Hey! I’m Smarter Than You Think.

Hey! I am smarter than you think.

The past couple of years have been rough for me in my work place. It’s not that my working conditions are horrendous where I am forced to move 100 lb. boulders all day long from over here to over there, or that I have people screaming at me that I suck and they wish I would die, but these past couple years have still been rough. And this is why: I have learned the difference between working on tasks in my weaknesses and working on tasks in my strengths.

I was hired by my employer to do Interior Design. At this company, it means producing commercial floor plans, elevations, site plans and selecting interior finishes for mostly office and manufacturing buildings. I have learned that although Interior Design is what I went to school for, I am only decent at it; I am not great at it. I have found myself feeling more and more dumb because I don’t get the technical aspects of design. Although the project managers have been so kind as to teach me endlessly how roof pitches come together and why a building needs a concrete fire wall on one end and not the other, I just don’t get it. I started to feel guilty and think, “Man, did I pull the wool over their eyes! What did they see in me? I suck at this.” But then I realized, “I’m a great sales person. I’m awesome at selling people on ideas and getting people excited to take action!” I sold my employer on the idea of “me.” At the time, I believed in myself too, so I wasn’t necessarily selling a false product, but I sold them on the idea that, “Hey, if you hire me, I will make you happy and this is why…”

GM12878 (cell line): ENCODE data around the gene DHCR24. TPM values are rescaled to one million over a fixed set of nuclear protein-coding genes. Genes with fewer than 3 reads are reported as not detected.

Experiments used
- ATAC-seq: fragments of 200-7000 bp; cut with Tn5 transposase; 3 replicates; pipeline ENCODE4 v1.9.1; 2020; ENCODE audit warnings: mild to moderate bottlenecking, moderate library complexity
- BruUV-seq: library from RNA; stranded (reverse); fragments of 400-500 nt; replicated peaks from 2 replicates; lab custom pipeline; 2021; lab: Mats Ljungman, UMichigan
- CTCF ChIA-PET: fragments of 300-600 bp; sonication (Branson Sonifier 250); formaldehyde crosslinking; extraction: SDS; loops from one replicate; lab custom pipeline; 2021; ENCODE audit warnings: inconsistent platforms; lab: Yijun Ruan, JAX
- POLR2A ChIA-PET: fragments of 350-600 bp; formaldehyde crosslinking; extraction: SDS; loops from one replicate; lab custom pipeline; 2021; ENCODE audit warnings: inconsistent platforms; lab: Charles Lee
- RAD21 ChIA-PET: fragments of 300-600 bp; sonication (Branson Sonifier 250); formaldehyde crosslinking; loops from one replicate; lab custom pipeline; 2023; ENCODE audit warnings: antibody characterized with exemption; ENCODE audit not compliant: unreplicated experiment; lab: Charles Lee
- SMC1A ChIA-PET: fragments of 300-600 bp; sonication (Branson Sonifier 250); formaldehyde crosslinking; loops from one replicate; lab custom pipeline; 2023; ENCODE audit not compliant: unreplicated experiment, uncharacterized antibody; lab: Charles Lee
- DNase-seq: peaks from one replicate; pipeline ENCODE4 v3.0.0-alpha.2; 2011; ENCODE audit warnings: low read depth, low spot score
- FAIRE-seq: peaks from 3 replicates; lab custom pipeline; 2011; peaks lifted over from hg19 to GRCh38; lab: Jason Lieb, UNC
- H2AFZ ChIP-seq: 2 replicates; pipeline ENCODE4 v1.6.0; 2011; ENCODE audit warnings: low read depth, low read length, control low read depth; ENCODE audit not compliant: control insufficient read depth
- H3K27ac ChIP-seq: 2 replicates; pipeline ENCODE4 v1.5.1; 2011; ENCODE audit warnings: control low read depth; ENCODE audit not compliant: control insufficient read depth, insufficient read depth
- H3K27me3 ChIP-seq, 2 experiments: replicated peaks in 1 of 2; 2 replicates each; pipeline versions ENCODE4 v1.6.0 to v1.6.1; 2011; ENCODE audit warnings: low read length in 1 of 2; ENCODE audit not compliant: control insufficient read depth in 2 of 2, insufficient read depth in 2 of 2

Over the past year, I have begun to learn what my strengths are and what my weaknesses are. I’m great with people and developing relationships. I’m not great at putting together price quotes for carpet goods. I’m great at having a vision for the future and inspiring others to come alongside me and take action. I’m not great at dissecting a website design and putting it all back together again.

If you have that voice inside of you shouting, “Hey! I’m smarter than what you think. I really can do a lot of things well!” I encourage you to take a look at your job or marriage or schooling and really discover where your strengths and weaknesses lie. If you can define your strengths and find a position that really utilizes those strengths, you will experience success.

“Awesome, Alana. You make a good point, but I have no idea what my strengths are or how to begin to find out.” Here’s a great resource to begin with: Strengthsfinder 2.0 by Tom Rath.

Does this resonate with you? Why or why not? I’d love to hear from you!

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Alana

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5 thoughts on “Hey! I’m Smarter Than You Think.

  1. THAT IS AN AWESOME PICTURE! Love it!

    You make a GREAT point, Alana! Most of us have been taught to ignore or strengths and to focus on our weaknesses. How can I say that? Think back to school. When you make a 98 in a class with no effort and when you make a 50 in a class with tons of effort, which class are you told to focus on??? The one you did poorly in, not the one that comes naturally.

    Again. Think back to a performance appraisal at work. If you have areas you’re all 5’s in and 2 areas you’re a 2 in, where does your boss expect you to focus your time and effort? In the area you suck at.